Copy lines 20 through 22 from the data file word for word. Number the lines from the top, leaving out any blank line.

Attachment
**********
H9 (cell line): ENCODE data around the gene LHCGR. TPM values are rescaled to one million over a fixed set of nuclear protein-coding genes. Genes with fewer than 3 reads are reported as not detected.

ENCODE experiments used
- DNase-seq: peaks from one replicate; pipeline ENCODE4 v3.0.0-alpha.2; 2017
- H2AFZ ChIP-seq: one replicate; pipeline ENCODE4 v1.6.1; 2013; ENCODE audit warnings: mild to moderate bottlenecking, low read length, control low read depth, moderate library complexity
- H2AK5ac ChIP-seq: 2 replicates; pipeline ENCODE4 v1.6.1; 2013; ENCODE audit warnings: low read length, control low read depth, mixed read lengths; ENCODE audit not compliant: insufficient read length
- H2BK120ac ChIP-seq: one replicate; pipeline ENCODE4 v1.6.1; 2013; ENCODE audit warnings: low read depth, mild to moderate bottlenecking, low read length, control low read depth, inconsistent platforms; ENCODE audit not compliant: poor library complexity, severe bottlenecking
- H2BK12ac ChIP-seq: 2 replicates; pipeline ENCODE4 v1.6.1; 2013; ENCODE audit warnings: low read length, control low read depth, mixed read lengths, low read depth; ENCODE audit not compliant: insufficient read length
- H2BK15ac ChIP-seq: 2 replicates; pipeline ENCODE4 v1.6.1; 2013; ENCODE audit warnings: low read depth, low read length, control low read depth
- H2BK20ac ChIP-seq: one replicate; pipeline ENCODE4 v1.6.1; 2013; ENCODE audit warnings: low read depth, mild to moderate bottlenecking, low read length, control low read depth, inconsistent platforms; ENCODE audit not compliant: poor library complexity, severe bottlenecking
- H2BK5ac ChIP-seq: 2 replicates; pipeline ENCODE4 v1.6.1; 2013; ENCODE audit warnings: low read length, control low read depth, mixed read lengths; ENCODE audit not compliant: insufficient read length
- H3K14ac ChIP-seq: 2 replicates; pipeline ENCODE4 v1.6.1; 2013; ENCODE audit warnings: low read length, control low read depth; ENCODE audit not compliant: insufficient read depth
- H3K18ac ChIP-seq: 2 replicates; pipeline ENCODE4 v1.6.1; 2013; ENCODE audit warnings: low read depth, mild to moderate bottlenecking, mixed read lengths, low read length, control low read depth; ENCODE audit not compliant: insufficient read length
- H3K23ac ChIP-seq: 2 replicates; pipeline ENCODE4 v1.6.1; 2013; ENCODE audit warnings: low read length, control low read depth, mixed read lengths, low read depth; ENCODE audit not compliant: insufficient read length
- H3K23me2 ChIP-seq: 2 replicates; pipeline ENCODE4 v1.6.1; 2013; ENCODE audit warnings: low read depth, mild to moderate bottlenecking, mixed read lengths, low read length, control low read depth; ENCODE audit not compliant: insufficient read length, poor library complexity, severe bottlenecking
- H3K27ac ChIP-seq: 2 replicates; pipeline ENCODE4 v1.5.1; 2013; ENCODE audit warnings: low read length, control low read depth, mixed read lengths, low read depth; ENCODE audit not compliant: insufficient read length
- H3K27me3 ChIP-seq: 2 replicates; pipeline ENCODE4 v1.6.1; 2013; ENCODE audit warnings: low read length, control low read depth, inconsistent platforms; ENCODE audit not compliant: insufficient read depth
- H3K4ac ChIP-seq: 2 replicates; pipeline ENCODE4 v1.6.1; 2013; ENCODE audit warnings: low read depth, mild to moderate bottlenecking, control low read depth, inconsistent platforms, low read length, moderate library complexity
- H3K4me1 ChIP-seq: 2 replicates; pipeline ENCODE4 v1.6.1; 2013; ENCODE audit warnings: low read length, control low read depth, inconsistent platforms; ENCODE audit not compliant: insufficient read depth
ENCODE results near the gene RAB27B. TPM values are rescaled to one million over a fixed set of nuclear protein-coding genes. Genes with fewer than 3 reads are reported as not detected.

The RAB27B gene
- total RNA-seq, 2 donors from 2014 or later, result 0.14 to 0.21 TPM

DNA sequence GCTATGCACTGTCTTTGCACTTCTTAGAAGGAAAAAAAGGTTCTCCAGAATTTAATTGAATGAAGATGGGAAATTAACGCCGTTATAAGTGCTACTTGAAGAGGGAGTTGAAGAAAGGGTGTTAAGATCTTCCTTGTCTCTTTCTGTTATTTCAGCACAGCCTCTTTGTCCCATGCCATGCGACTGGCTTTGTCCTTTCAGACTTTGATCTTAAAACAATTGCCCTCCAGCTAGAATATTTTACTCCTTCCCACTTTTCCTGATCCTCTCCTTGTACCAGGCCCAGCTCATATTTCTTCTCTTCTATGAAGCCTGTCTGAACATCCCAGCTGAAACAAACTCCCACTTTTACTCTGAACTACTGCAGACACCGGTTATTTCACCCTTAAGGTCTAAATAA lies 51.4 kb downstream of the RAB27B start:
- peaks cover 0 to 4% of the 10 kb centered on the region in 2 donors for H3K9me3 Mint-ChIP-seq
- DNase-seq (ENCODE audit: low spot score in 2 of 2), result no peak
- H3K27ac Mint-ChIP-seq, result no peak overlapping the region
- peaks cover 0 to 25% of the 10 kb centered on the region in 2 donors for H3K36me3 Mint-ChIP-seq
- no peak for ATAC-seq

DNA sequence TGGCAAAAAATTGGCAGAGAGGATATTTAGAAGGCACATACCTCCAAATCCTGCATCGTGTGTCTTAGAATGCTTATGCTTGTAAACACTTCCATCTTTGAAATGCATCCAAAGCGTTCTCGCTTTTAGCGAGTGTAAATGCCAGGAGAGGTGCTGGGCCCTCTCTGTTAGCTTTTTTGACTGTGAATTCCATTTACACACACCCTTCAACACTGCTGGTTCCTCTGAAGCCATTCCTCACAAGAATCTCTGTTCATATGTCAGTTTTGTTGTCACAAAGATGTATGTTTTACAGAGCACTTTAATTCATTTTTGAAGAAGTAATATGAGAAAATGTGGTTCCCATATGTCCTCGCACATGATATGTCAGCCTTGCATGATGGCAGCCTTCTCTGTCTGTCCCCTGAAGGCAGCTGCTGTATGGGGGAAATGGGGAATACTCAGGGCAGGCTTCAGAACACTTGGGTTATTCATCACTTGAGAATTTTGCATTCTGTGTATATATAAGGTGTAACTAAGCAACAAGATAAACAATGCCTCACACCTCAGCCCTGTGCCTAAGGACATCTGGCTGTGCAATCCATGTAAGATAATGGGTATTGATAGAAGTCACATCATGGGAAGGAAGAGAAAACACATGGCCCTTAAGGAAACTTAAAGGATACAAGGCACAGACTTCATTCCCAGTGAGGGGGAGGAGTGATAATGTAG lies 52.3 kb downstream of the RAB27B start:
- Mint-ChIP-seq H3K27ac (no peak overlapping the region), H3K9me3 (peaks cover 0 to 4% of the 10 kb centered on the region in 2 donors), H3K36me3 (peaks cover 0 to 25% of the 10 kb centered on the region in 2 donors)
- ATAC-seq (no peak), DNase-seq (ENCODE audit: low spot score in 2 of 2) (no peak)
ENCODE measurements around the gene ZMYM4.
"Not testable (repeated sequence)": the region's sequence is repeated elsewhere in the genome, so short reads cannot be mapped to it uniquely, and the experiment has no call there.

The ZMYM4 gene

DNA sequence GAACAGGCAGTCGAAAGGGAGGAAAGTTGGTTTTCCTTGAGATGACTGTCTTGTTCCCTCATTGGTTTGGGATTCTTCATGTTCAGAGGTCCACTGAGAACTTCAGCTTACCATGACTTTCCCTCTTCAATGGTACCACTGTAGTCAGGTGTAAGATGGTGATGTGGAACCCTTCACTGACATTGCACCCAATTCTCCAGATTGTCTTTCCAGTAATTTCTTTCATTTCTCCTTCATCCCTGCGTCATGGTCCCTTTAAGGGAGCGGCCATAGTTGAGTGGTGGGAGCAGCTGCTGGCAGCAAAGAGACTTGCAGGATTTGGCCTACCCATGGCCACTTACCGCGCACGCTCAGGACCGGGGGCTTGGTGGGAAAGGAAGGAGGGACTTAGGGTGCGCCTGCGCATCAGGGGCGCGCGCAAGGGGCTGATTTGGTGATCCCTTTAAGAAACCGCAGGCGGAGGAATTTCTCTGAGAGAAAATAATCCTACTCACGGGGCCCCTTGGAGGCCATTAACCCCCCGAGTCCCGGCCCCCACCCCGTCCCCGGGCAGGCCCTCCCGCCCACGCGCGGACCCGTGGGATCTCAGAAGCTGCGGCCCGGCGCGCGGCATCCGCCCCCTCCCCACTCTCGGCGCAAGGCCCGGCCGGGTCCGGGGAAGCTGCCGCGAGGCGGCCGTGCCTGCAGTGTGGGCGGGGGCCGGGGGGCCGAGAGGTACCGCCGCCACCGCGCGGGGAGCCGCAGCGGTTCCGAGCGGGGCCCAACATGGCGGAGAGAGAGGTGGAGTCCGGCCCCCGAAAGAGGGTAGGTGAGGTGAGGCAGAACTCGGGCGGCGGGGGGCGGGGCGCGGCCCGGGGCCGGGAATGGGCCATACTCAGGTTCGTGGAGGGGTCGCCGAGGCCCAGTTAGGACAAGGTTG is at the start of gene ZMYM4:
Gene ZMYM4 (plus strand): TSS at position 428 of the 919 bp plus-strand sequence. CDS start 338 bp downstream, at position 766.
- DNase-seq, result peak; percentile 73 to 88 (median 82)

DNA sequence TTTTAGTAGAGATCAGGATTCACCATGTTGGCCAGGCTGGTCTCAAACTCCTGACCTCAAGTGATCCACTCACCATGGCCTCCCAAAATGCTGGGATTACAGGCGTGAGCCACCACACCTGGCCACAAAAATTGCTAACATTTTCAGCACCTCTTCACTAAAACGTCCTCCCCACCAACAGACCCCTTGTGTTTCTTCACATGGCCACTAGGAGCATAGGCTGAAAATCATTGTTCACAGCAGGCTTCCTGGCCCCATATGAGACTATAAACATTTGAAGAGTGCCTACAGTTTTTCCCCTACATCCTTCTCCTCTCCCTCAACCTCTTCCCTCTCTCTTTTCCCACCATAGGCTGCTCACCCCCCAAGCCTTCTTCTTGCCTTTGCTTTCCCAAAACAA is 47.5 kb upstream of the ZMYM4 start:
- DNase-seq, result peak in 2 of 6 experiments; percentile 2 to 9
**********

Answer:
The RAB27B gene
- total RNA-seq, 2 donors from 2014 or later, result 0.14 to 0.21 TPM

DNA sequence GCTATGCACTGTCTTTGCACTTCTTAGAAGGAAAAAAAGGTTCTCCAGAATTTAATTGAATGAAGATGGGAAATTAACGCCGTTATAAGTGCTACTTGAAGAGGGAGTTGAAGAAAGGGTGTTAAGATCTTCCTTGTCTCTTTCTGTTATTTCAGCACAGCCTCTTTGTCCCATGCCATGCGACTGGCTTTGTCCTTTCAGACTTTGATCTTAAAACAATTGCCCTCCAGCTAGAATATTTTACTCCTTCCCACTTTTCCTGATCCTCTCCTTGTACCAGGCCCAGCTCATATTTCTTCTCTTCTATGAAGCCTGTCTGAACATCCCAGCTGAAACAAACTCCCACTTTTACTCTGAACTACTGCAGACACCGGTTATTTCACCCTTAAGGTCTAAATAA lies 51.4 kb downstream of the RAB27B start: